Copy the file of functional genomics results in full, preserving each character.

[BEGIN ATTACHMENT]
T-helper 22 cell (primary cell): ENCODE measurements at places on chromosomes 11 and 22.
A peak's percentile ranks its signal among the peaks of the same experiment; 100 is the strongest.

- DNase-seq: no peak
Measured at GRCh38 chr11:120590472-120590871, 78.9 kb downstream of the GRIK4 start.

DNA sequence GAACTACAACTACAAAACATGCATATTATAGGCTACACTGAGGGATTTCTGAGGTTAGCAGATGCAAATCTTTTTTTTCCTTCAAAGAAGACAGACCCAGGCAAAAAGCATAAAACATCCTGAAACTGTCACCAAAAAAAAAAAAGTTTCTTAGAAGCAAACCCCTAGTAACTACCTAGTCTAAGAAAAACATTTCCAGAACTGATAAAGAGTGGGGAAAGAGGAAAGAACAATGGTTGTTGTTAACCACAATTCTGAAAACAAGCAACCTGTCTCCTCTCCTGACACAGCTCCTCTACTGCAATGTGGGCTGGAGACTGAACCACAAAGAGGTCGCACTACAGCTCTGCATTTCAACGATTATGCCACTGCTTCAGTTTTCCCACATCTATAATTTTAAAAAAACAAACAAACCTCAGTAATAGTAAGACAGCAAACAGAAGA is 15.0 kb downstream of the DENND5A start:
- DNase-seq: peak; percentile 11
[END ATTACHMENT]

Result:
T-helper 22 cell (primary cell): ENCODE measurements at places on chromosomes 11 and 22.
A peak's percentile ranks its signal among the peaks of the same experiment; 100 is the strongest.

- DNase-seq: no peak
Measured at GRCh38 chr11:120590472-120590871, 78.9 kb downstream of the GRIK4 start.

DNA sequence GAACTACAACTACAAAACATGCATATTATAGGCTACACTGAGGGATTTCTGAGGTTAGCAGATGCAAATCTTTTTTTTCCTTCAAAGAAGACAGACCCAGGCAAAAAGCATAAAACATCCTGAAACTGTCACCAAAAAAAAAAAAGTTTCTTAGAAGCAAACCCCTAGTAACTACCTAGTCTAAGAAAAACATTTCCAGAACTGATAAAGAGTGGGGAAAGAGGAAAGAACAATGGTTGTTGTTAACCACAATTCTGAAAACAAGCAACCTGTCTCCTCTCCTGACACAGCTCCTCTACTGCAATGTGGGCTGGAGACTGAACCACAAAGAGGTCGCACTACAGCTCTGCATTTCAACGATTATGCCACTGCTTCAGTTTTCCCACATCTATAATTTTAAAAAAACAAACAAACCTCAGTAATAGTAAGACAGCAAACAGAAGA is 15.0 kb downstream of the DENND5A start:
- DNase-seq: peak; percentile 11